Conscious Christmas Gift Guide
The end of year holiday season has the potential to be one of the most unsustainable periods of the year for households.
In our household we celebrate Christmas and we love to fill the holiday season with thoughtful, sustainably sourced & ethical gifts, delicious food and memory making. We make it a point to say no to all of the plastic and landfill waste that fills many bins at this time of year.
Here are our TOP 9 ideas for having a sustainable holiday season
- I love the giving of experiences and there’s something around town for everyone: beauty treatments for mums; theatre tickets; virtual reality session at Untethered VR; Tree Climb; or a Luxury/Gold Class cinema experience. The list of possible experiences if you take the time to brainstorm.
- When it comes to physical gifts, head to a Christmas market or look on-line to find local shopping options.
- If you don’t have time to head out to the shops then consider giving an electronic gift voucher. Most stores now have that option.
- Get creative when wrapping, using things like a tea towel, scarf, pillowcase, reusable bags, Furoshiki wrap, or MYO (Make Your Own) fabric bags.
- Shop bought Bon Bons would have to be one of the most wasteful Christmas purchases, with their excessive packaging and cheap plastic contents that almost always end up in landfill. This year to decorate our table I have made fabric Bon Bons and Reindeer Jars filled with bulk food treats. If you can’t sew, create a craft activity for the kids and make some covered in their artwork, the grandparents will love them. Alternatively save the paper wrappers and rolls from your Who Gives A Crap toilet paper. The Gift Edition provides bright holiday season covers and they make for easy to assemble bon bons.
- Switch to ‘refilling’ your cleaning and personal care products. Dishwashing liquid, laundry liquid/powder, bathroom and toilet cleaners, disinfectant, hand and body wash are just some of the wide range of products you can purchase re-using your own bottles and containers.
- Avoid plastic when purchasing fruit and vegetables. Start using reusable produce bags or compostable bags for all your fruit and vegetable purchases and avoid pre-packaged items (especially those in polystyrene).
- Make meat shopping zero waste. Start shopping at your local butcher and ask for your purchases in compostable bags or BYO containers. Avoiding pre-packed supermarket meat will make a big difference to your plastic and landfill waste. A compostable bag goes straight into your kitchen caddy and can also be used to contain any bones or trimmings.
- Give your recycling a health check. You could add to your recycling efforts and collect something you haven’t previously, valuable aluminium and other metals for example.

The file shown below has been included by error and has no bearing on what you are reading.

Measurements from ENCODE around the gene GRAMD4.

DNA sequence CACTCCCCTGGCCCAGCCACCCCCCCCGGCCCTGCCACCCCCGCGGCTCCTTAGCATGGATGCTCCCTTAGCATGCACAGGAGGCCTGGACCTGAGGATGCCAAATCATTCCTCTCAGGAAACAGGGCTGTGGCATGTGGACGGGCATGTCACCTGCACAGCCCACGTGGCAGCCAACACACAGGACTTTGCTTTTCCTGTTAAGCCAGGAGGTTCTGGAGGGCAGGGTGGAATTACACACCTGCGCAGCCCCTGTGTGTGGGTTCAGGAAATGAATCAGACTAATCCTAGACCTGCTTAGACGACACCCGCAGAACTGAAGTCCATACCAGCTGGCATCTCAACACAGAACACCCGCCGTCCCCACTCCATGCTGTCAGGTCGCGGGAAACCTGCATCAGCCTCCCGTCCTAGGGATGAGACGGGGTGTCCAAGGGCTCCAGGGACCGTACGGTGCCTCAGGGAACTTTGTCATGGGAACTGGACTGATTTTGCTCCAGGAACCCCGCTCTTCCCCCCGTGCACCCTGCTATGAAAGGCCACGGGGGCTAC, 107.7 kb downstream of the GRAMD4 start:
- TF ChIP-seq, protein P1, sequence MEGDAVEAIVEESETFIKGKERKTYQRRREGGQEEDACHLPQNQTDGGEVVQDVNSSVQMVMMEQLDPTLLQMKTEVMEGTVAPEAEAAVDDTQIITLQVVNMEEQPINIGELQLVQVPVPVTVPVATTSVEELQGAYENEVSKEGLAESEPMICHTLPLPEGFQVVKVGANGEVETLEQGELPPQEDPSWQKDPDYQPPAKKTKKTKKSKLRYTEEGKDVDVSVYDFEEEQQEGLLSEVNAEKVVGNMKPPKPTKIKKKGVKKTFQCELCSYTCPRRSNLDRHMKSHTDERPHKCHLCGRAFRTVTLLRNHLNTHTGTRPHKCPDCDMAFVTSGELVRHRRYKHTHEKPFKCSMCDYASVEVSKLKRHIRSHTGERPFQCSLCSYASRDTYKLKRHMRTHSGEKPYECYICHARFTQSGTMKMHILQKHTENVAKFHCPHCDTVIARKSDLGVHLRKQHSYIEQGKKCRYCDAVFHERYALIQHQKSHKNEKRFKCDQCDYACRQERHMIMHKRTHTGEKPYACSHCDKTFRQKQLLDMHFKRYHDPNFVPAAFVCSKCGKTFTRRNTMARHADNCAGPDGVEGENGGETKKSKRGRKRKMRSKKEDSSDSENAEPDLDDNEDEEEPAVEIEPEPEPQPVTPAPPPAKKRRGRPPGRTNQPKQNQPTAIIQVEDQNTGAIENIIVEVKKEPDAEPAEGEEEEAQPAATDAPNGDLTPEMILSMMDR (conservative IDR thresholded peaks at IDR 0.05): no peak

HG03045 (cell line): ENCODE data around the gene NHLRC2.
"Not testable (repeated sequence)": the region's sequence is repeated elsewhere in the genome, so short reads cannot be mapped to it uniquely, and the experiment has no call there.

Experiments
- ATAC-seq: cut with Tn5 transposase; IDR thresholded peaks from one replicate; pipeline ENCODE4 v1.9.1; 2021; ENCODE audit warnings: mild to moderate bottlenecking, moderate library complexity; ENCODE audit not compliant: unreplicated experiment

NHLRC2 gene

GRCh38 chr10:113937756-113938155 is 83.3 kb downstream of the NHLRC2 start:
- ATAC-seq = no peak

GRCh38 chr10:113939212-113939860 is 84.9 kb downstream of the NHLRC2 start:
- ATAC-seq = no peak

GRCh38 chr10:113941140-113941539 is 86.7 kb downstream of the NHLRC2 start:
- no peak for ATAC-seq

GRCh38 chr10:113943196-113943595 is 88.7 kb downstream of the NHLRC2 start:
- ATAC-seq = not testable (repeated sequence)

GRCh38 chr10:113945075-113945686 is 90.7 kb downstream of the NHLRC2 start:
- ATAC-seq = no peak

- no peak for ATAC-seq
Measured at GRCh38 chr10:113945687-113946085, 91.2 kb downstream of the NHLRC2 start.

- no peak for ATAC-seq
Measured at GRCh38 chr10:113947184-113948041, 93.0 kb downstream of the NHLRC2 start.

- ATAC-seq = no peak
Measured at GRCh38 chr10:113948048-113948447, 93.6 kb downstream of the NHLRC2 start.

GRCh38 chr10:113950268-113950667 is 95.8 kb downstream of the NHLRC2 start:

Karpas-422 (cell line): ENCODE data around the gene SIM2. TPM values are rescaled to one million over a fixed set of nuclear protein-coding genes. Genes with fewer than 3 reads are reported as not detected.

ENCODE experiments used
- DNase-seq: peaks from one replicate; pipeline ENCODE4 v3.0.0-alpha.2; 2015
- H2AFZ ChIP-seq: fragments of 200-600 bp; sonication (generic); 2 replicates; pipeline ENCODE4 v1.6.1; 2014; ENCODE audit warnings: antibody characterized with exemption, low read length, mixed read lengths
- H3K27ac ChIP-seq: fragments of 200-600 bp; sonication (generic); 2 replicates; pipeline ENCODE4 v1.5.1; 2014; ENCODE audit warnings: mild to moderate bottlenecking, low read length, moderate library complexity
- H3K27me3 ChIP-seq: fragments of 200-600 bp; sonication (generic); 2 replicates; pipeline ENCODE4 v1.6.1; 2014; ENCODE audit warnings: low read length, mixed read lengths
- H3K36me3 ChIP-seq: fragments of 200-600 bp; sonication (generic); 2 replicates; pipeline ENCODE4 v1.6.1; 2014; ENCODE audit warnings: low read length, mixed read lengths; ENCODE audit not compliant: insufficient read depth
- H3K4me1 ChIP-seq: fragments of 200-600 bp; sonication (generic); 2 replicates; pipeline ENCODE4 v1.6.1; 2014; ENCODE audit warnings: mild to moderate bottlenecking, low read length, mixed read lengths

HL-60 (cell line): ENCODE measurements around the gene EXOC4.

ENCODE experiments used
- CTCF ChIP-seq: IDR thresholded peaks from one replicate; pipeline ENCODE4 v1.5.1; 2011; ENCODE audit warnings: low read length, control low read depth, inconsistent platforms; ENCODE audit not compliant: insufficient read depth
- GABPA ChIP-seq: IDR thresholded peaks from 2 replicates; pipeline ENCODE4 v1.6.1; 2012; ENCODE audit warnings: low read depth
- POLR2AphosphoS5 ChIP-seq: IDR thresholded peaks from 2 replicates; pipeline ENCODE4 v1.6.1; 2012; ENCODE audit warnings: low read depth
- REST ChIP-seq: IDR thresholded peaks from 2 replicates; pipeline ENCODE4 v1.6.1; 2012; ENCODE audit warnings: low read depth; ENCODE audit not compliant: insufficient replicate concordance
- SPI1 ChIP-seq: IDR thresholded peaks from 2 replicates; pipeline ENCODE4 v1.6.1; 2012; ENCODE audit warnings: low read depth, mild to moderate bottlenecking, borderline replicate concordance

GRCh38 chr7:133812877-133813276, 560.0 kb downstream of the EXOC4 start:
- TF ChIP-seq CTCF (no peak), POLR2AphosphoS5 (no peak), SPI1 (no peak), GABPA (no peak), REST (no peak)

I’m not sure about you, but I’m nowhere near completing my giving list for this Christmas. While brainstorming some different ideas for gifts, I miraculously somewhat organically ended up making a hierarchy of giving. Feel free to use this as a guide for all gift-giving occasions!
2. Give an Experience
Experiences + memories are lasting, sadly most other presents are not. Give a friend or family member tickets to one of the ideas below + I doubt they’ll be disappointed!
3. Consider Second-hand
There’s nothing wrong with re-gifting unused items in your home (so long as your gift is something the recipient would really enjoy!). If you can’t think of anything to re-gift, jump onto Facebook Marketplace, Gumtree, Etsy, or head into a similar second-hand or vintage store. Buying from Australian vintage stores or local sellers might just make a huge difference to a small business owner’s Christmas, too!
4. Do It Yourself
Get creative + head to your local bulk food store to stock up on ingredients. Baked treats can make a wonderful present + can even be zero waste.
If you’re crafty, upcycle items in your home to make something unique.
If you’re into graphic design, designing a personalised e-book or guide would also make a wonderful present!
5. Buy Ethical
This may seem like the easiest option for a conscious consumer but, ideally, this should be the last. When all options are exhausted, think about (or ask!) what your recipient really needs + buy ethically made, fair trade, eco-friendly, local, organic (or better yet, certified organic!), and/or zero-waste.
At the end of the season, it’s really all just about making a conscious choice towards positive impact, no matter the way you go about it.